New Europe and the Old U.S.A.

Europe’s Founding Fathers believed becoming more like America was the best thing that could happen to Europe: a review of how 13 Colonies became the United States

Opinion | Allan Janik | December 2012 / January 2013

This essay is excerpted from a previously unpublished monograph "The United States of Europe? – Reflections on Federalism, Christian Values and the Public Philosophy" that can be found in full here

There is scarcely a topic about which more nonsense is spoken in discussions of the future of the European Union than the idea of the "United States of Europe". Positive and negative sentiments about the future of the Union are seldom linked to anything that makes sense, to any evidence that might count as precise knowledge, for example, of the development of the United States itself and its institutions.

This is a mistake, as there are lessons for Europeans lurking in what they often take to be the morass of American democracy.

Two of Europe’s founding fathers, Robert Schuman and his mentor in political philosophy, Jacques Maritain, were of the opinion that becoming America-like was the best thing that could happen to Europe. What they admired in the U.S. was summed up in a phrase from Abraham Lincoln, in which he extolled his country for having institutionalised government "of the people, by the people and for the people." For both of them, this put the finger on what was missing in war-torn Europe in the first half of the 20th century.

How is the American experience of unification relevant in Europe today? A solid case can be made that the U.S.A., on the basis of both its institutional structures and the spirit of social hope that vivifies those institutions, is capable of dealing precisely with the sorts of issues that lead Europeans to despair of the Union’s future in the midst of the current crises.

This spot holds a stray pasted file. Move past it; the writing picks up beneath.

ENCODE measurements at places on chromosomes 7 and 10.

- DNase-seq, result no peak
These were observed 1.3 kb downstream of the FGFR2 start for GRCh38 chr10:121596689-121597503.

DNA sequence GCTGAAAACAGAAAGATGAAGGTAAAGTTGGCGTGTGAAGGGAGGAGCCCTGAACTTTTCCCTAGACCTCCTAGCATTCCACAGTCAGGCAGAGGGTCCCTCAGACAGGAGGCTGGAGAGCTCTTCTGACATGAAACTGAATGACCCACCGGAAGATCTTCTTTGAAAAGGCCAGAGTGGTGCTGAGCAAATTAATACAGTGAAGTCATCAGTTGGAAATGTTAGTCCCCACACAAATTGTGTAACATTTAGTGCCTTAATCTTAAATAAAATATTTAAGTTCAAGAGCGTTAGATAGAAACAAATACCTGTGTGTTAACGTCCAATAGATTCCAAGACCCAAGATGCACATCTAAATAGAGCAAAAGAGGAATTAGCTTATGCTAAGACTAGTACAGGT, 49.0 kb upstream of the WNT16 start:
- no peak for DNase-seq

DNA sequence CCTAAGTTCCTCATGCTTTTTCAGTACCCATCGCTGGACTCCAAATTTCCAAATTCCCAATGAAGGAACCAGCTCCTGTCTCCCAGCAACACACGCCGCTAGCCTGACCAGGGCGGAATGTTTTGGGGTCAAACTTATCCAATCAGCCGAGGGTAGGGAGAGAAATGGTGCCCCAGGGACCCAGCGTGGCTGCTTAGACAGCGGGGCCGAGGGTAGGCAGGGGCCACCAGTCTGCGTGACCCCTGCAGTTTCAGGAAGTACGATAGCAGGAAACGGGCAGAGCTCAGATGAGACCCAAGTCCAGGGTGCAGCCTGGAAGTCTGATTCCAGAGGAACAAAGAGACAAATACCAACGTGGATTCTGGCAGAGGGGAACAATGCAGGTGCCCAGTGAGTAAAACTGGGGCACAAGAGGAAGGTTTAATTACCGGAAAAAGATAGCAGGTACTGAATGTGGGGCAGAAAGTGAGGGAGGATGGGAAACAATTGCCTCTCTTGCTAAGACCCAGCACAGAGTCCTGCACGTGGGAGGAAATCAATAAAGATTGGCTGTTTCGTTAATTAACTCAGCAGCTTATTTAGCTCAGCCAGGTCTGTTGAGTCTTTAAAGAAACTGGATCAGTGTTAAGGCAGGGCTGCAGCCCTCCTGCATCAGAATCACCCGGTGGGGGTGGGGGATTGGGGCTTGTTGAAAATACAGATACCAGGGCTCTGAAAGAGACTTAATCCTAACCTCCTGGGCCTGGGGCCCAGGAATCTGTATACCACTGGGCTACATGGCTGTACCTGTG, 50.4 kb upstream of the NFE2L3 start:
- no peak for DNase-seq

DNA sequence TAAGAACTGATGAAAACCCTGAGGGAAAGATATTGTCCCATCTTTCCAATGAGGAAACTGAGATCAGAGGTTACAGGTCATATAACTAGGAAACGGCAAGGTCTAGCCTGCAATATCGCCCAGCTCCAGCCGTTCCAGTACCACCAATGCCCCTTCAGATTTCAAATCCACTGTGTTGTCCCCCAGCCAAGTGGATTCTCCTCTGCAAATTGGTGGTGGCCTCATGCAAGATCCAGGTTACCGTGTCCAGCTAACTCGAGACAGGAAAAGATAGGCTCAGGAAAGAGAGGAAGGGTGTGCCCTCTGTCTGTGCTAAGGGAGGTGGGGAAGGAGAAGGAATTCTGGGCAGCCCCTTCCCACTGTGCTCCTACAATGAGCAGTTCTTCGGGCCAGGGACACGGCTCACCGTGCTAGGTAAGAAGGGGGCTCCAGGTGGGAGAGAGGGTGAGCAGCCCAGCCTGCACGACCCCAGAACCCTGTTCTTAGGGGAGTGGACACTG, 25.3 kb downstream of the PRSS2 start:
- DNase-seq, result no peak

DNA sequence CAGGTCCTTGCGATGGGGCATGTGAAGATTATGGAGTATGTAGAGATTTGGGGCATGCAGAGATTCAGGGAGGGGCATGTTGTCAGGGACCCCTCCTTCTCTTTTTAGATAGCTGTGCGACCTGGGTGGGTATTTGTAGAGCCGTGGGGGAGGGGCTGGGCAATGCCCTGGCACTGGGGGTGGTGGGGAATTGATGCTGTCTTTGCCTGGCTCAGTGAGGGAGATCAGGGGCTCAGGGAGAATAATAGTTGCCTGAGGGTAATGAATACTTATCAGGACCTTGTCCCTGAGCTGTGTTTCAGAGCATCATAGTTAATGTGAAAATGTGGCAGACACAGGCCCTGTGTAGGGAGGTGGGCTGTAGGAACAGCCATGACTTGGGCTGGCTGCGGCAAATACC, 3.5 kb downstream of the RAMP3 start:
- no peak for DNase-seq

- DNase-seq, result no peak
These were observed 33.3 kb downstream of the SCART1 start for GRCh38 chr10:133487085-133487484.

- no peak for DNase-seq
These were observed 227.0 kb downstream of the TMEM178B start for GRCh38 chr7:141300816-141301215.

Uniting America’s original 13 colonies was not a simple matter. In fact, the initial effort to do so failed miserably for reasons that ought to be recognisable to Europeans today. When the Second Continental Congress met in 1775, there was very little sense of a common identity. Citizens of the colonies certainly did not think of themselves as Americans. Those differences can scarcely be overestimated: Some of the colonies were free, others slave-holding; some were small, others were large; some had great populations, others were large in relation to wealth. These latter considerations were of paramount importance in determining an answer to the crucial question: How should the cost of financing the War of Independence be equitably distributed?

From the start, the Congress could only do what the individual colonies allowed and that meant very little, so anxious were they to protect their individual sovereignty. Thus after the war, the individual colonies concerned themselves with the repayment of their own debts without considering the common debt they shared. Since Congress could not levy taxes, it was incapable of paying its debts, for example to France, which had largely financed the war. Without the power to tax, Congress was helpless. This sad state of affairs left little choice but to convene yet another assembly to provide the basis for a robust union with an effective central government.

The result was the U.S. Constitution, which stipulates a clear separation of powers between the legislative, executive and judicial branches of government with a view to establishing a harmonious system of "checks and balances" between the various branches of government.

However, those checks and balances were also present in the very structures that create legislation. The first clause of the constitution takes up the problem of achieving something resembling equality between the states on the basis of a bi-cameral legislature: a lower chamber, the House of Representatives, in which population distribution determines the number of representatives, who are directly elected; and an upper chamber, the Senate, in which each state has an equal number of representatives.

Thus the principle of majority rule was balanced by recognition of the equality of the constitutive political entities. It is hard to see how a populous, culturally diverse country with several dozen political units could be equitably governed otherwise. To make a long story short, America’s political unity was the result of realising that severe financial crisis can only be coped with on the basis of increasing federal power.

If this is at all right, then the cry for more Europe is in a sense a cry for more America, i.e., an appeal to understand and learn from the American experience in the course of creating the robust federalism that today’s Europe requires and ultimately in shaping a truly European identity.

Austro-American philosopher and intellectual historian Allan Janik is Senior Research Fellow of the Brenner Archives at the University of Innsbruck and Honorary Professor of Philosophy at the University of Vienna. He is author (with Steven Toulmin) of Wittgenstein’s Vienna.

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